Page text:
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Johanza Blaize

Johanza Blaize, 18, from New York, born in Trinidad and Tobago

There’s a power and comfort in knowing that you are not alone in what you may be going through. In high school, I co-founded an immigration awareness group called the “Alienated Aliens” to unite all of the seniors who were undocumented. We felt doing this in our senior year was essential, because we were all about to start college applications. Everyone in our grade was scurrying to fill out their FASFA, sign up for the military, and start their scholarship letters, but these were all things I wasn’t fully eligible for. Before starting the organization I had no idea that I wasn’t the only one with this problem. The organization was created to motivate and encourage students that had to work past the same struggle that I was going through. I wish I had started the club sooner, because it is not just seniors that have this problem, but freshman, sophomores, juniors, and even middle schoolers who struggled in silence. We learned about each other’s fears and accomplishments and grew from each other’s’ stories and experiences. I’ve always known I was different in some way, but it wasn’t anything I worried about or ever afraid to share. I was raised to appreciate and love diversity and uniqueness. What I was not aware of was how being ‘different’ would affect me as I grew older. My sister and I were born on the island of Trinidad and Tobago, but my mother and father brought us to American soil when I was 2 years old. As children we never understood why we left our home country, but now that we are older we understand why our parents decided to make such a big leap — they hoped for better opportunities in the Big Apple. My family’s adjustment to America was far from lollipops and rainbows. We struggled to get food on the table, my parents went through a serious rough patch when it came to their marriage, and the only family we have here are hundreds of miles away. And coming to America shortly after 9/11 made our situation even more difficult — but we never lost faith. For the past 16 years, we’ve been struggling, but we’ve also been surviving. Being DACAmented has made me feel a little less like an outsider. Even though it’s okay to stand out, I now fit in a little more. More doors have opened for me and some things, like finding a job and paying taxes, have become so much easier. Through DACA, I received my work authorization card and social security number, and I applied for my first job without any issues. I can proudly saying that Jesus Christ played a strong role in my family’s life. Without Him we wouldn’t have received any of the blessings that He has given us. Even though we had no food, our church at the time ordered boxes and boxes of food goods to be delivered to our home on a monthly basis. My father then received a job that relieved most of the burden. We didn’t struggle as much as we use to. Our life has been a rollercoaster and the ride still has a long way to go, but we’re going to stick through it till the end. I believe that higher education for DREAMers is important because it’s a way for boundaries to be broken. Before I received TheDream.US scholarship I didn’t see myself going to college,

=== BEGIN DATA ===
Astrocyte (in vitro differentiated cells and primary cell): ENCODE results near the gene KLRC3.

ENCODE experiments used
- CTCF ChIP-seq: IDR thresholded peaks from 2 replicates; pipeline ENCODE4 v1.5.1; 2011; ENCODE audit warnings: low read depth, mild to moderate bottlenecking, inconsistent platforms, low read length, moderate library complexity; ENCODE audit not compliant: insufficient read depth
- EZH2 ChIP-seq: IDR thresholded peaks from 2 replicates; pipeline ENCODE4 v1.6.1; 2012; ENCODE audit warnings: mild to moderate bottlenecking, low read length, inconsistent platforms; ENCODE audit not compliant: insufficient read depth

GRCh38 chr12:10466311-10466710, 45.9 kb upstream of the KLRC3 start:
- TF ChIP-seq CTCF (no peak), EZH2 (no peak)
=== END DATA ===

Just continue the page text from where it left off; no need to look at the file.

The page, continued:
simply because I didn’t have the funds to pay for college. But because of TheDream.US I was able to imagine myself as a college student. I didn’t see myself getting too far, especially without a college degree, but I’ve been given the chance to walk through some open doors. I love learning about and working with technology, and I can recognize the value of education — it gives you that option to excel and to accomplish new things. TheDream.US scholarship gives young individuals a second chance, a chance to prove their worth. I want to encourage others to know, “There’s always a way. YOU are living proof of that!”